One of the great things about the Catholic Church is that her teachings can be found in depth in written form open to the public. (Unfortunately, this cannot be said of almost all evangelical churches.) Let us examine the actual teaching of the Catholic Church to see if it falls prey to this charge.
The doctrine of the Immaculate Conception was declared dogma in an Apostolic Constitution issued by Pope Pius IX on December 8, 1854 entitled Ineffabilis Deus. He defines the dogma as follows:
"the most Blessed Virgin Mary, in the first instance of her conception, by a singular grace and privilege granted by Almighty God, in view of the merits of Jesus Christ, the Savior of the human race, was preserved free from all stain of original sin"
Let's unpack this a bit:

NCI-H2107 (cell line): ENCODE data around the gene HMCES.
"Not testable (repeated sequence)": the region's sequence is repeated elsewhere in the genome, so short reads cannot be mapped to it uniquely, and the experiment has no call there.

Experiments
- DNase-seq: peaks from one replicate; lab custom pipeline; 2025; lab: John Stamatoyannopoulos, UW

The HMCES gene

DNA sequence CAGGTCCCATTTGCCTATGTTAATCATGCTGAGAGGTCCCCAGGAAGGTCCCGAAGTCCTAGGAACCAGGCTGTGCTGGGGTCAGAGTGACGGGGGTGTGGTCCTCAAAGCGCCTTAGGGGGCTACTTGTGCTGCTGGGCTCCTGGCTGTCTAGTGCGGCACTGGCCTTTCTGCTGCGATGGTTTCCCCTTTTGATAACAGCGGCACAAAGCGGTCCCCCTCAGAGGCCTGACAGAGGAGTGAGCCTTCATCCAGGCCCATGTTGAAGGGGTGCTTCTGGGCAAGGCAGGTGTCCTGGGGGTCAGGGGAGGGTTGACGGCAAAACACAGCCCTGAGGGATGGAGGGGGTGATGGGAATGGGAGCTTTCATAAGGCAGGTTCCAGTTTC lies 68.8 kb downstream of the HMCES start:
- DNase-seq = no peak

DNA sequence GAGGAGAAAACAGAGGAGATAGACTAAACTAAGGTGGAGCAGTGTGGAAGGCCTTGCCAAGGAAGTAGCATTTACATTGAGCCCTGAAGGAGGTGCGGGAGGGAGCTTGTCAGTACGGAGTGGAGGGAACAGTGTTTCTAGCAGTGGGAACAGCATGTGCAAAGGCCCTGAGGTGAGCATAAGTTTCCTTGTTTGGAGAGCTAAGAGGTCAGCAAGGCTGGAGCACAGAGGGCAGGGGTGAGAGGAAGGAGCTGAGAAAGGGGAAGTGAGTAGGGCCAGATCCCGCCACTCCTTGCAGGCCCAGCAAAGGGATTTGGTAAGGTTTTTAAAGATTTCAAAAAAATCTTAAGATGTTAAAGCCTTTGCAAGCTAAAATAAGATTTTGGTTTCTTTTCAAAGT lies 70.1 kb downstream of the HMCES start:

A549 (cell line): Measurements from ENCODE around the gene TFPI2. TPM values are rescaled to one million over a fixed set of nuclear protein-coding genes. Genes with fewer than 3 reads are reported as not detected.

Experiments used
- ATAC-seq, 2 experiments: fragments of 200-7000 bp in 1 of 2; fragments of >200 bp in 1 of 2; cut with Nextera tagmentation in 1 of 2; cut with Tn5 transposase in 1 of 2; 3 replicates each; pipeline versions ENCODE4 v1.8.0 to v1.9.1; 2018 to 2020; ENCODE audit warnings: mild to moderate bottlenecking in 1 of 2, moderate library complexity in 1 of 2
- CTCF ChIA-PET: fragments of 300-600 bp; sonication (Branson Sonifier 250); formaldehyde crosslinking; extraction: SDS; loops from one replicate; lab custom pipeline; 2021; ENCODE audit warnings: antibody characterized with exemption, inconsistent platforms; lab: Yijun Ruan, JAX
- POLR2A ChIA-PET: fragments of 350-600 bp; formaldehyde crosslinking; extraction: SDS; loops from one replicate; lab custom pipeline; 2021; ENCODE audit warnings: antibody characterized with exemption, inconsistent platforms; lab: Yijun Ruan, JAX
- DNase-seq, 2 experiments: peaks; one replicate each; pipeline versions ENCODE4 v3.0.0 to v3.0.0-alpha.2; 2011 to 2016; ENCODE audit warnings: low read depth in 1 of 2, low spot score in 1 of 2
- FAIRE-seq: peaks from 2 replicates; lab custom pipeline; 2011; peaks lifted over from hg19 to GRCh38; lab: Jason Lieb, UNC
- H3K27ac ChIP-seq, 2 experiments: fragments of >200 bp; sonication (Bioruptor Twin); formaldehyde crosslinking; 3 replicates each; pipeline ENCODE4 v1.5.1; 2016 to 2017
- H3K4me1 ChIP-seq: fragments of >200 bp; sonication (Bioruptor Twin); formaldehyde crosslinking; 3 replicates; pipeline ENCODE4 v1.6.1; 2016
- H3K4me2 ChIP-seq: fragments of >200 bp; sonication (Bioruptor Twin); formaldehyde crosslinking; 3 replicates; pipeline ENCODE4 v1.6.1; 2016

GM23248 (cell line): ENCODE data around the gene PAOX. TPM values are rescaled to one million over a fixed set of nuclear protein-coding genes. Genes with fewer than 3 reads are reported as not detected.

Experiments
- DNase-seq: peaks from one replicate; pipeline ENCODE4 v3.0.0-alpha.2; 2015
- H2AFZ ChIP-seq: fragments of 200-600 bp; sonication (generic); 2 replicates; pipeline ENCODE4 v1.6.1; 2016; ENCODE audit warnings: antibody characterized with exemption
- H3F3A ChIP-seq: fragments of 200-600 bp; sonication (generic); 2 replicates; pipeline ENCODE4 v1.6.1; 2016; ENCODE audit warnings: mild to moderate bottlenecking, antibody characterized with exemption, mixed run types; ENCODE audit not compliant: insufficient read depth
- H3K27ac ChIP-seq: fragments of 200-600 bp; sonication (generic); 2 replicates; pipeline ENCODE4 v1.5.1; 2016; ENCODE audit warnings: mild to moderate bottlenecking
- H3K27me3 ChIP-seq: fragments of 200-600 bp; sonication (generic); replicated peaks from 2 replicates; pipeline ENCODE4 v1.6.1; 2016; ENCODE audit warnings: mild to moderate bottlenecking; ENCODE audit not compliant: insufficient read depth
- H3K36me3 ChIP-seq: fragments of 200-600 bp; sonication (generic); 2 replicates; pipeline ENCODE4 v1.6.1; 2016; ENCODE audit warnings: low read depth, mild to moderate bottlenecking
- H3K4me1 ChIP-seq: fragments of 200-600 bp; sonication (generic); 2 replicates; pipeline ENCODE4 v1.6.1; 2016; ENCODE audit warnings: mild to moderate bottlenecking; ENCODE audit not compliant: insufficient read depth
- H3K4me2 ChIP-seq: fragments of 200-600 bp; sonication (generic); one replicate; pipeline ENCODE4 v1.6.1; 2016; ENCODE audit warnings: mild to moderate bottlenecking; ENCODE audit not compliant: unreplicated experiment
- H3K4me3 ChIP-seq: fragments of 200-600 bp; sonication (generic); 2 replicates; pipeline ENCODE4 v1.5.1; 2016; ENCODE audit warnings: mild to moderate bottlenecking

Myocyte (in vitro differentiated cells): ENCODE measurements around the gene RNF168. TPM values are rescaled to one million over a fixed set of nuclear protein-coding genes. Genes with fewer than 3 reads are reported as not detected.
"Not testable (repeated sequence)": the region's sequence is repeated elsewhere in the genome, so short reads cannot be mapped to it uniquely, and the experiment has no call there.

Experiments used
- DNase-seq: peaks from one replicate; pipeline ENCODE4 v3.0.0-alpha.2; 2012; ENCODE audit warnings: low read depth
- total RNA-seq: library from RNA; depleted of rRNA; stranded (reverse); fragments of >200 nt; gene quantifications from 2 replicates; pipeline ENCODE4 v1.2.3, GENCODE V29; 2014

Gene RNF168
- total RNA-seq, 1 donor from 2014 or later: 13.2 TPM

The Church teaches that Mary was conceived without Original sin by God's grace ("by a singular grace and privilege granted by Almighty God").
The stain of Original sin is passed on to every human through their parents. So in her very conception, Mary was set to receive the stain of Original sin. But God, in view of the cross, intervened and prevented her from receiving it. From this, Pope Pius IX concludes in another part of the same writing, "hence, she was redeemed in a manner more sublime."
The charge that, in maintaining the Immaculate Conception, the Church teaches that Mary did not have a savior is simply false. Mary was redeemed by God's grace through Jesus. Mary rightly praises God as her Savior.
Mary was saved, too.